WICKER MAN, THE
(director/writer: Neil LaBute; screenwriter: from the 1973 screenplay by Anthony Shaffer; cinematographer: Paul Sarossy; editor: Joel Plotch; music: Angelo Badalamenti; cast: Nicolas Cage (Edward Malus), Ellen Burstyn (Sister Summersisle), Leelee Sobieski (Sister Honey), Molly Parker (Sister Rose/Sister Thorn), Diane Delano (Sister Beech), Kate Beahan (Sister Willow), Erika-Shaye Gair (Rowan); Runtime: 97; MPAA Rating: PG-13; producers: Nicolas Cage/Norm Golightly/Avi Lerner/Randall Emmett/John Thompson/Boaz Davidson; Warner Bros. Pictures; 2006)
“Ill-advised Hollywood remake.”
Reviewed by Dennis Schwartz
One thing is for certain, the original 1973 Brit cult classic, written by the late Anthony Shaffer and set on a Scottish island, is far superior to this ill-advised Hollywood remake. Writer and director Neil LaBute (“In The Company Of Men”/”The Shape of Things”/”Nurse Betty”) ineffectively helms as if he was the one running through the woods in a bear outfit and not Nic Cage, who plays the kind but dumb cop who because of a pagan ritual called the Day of Death and Rebirth does run through the woods garbed as a bear. The film was so ridiculously bad, that the film’s highlight happens to be that unintentionally funny scene. LaBute succeeds only in making the occult horror story inert, as he removes the things that made the original provocative and creepy such as men being in charge of the island (they’re now browbeaten stallions who are subservient to the gals), the colorful traditional folk tunes, Britt Ekland doing a nude ritual dance and, most importantly, the main protagonist’s Christianity and fanatical zeal; the filmmaker instead goes heavy on the mumbo jumbo about an ancient goddess religion being run by a group of evil shrews. Without the religious background there’s nothing left worth telling, as LaBute neuters it to fill it instead with his usual misogyny.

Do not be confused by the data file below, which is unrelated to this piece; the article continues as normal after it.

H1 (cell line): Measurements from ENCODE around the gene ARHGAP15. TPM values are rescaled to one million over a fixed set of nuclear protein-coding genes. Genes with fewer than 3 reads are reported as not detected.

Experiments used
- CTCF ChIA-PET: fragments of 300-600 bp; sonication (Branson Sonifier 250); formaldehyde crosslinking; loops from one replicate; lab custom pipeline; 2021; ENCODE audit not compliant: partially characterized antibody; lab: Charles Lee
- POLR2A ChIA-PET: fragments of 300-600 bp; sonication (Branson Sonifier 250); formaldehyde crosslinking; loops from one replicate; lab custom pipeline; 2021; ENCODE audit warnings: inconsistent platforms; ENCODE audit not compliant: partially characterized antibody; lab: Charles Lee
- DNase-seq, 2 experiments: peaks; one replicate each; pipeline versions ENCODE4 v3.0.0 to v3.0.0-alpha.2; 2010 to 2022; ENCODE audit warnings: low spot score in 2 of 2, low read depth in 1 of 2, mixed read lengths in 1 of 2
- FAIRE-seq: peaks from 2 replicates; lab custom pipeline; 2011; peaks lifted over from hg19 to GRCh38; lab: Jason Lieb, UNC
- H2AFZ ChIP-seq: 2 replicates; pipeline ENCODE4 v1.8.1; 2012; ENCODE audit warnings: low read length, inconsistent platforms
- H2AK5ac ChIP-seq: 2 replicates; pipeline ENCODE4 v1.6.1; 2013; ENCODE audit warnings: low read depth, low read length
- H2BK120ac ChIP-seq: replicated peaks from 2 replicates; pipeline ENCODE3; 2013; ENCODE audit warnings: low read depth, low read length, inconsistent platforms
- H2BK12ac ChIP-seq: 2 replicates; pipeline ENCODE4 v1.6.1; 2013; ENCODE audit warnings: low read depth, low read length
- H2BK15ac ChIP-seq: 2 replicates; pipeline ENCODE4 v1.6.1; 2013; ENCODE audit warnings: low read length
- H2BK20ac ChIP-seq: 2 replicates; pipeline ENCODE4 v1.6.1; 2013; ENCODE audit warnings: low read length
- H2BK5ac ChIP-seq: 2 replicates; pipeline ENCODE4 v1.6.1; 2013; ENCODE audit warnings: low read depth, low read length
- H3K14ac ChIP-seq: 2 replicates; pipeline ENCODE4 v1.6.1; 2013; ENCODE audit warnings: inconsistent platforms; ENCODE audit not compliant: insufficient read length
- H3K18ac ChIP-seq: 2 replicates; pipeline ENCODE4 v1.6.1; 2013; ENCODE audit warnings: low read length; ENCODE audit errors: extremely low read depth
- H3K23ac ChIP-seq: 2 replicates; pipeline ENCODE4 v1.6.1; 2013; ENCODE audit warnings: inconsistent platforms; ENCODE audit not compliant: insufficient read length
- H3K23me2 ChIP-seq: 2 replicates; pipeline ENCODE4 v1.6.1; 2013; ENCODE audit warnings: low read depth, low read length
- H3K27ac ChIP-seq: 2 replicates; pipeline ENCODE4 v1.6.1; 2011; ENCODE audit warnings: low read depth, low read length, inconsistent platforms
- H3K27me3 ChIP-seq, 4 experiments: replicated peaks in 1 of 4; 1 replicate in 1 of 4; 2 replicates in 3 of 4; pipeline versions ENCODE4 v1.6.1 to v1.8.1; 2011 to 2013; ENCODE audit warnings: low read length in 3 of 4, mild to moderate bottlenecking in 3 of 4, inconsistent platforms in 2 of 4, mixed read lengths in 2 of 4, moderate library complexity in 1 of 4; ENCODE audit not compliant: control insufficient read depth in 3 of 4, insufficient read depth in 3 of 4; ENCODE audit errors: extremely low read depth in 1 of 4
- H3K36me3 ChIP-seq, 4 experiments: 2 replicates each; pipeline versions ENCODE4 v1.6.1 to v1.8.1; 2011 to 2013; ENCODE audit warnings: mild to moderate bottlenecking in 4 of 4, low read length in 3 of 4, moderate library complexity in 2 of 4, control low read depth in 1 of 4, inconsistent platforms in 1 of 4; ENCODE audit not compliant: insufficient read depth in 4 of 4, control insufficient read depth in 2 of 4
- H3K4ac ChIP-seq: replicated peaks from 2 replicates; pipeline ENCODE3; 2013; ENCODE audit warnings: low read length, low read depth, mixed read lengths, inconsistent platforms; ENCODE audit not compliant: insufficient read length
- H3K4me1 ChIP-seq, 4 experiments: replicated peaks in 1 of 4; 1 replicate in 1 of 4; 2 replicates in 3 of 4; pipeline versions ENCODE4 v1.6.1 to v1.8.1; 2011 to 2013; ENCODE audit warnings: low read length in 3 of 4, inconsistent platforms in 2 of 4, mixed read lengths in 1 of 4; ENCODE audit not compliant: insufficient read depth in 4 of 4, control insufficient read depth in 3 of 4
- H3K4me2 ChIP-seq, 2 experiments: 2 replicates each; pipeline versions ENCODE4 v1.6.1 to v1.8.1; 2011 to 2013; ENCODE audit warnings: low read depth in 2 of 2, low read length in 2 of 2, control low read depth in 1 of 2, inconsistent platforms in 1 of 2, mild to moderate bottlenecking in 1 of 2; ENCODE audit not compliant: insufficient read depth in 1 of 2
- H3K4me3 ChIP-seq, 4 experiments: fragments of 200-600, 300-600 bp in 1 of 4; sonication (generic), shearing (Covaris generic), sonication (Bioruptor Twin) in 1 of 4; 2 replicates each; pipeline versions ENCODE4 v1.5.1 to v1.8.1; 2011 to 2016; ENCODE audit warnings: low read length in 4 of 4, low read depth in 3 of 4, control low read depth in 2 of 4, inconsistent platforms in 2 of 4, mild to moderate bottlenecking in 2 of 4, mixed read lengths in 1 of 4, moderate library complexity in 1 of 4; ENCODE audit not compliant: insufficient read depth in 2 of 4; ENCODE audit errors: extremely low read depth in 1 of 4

The film opens with Edward Malus (Nicolas Cage) as a motorcycle cop out on patrol in California, who inadvertently causes an explosive highway traffic accident that kills a mother and daughter in an unregistered car. Malus takes a leave of absence and sits home staring at the four walls while haunted with recurring nightmares of his futile rescue attempt and is filled with guilt as he pops pills. When he receives a letter from his ex-fiancée Willow (Kate Beahan) that her young daughter Rowan (Erika-Shaye Gair) is mysteriously missing on a remote private island called Summersisle, in the Pacific Northwest, the cop seeks redemption and dons a sports coat and tie, slaps on some cologne, brings along some self-help tapes, packs his rod and goes to find the girl. Malus discovers it’s a cult community of women living within the framework of a 19th-century pagan society, through dress, lifestyle and no modern conveniences, who support themselves by being honey ranchers and organic farmers.
The investigation never goes anywhere, as the island’s Queen Bee overseer, Sister Summersisle (Ellen Burstyn), stonewall’s it and no one cooperates with Malus. The cop, who is allergic to bee stings, off course, gets bitten and suffers along with the viewer of this third-rate movie. It takes a long time before the sad sack cop, good at giving off bewildered looks of hopelessness at what is obviously a weirdo island, eventually realizes there’s something dangerously heathen going on in these parts that has to do with ancient pagan rituals; though, anyone with just half a brain could have figured that out with all the big hints thrown around right off the bat. In any case, it should take the viewer no time at all to realize this movie is a bomb and Cage has embarrassed himself again by appearing in another embarrassingly bad film (“National Treasure”/”Captain Corelli’s Mandolin” and “Gone in Sixty Seconds,” to name a few others).
Other actors making bad career moves are: Molly Parker as the community’s schoolteacher, Francis Conroy as the physician/photographer, and Leelee Sobieski, who of all things, gets knocked out with a karate kick by Cage. All the gals are addressed as sister and are named after plants, which gives the film a connection to nature it hardly deserves. There’s lots of bees buzzing around to add to the menace intended, but the only mystery that lingers is why this film was made. The smart viewer should have a revived interest in seeing the DVD of Robin Hardy’s chilling 1973 version, one that’s actually creepy in a good sense, that stars Christopher Lee, Edward Woodward and Britt Ekland. When Brit, the weak link in the original, out acts everyone in this remake, then you should have an idea what you’re getting yourself into by buying a ticket to this plot hole filled inane farce.
REVIEWED ON 9/4/2006 GRADE: D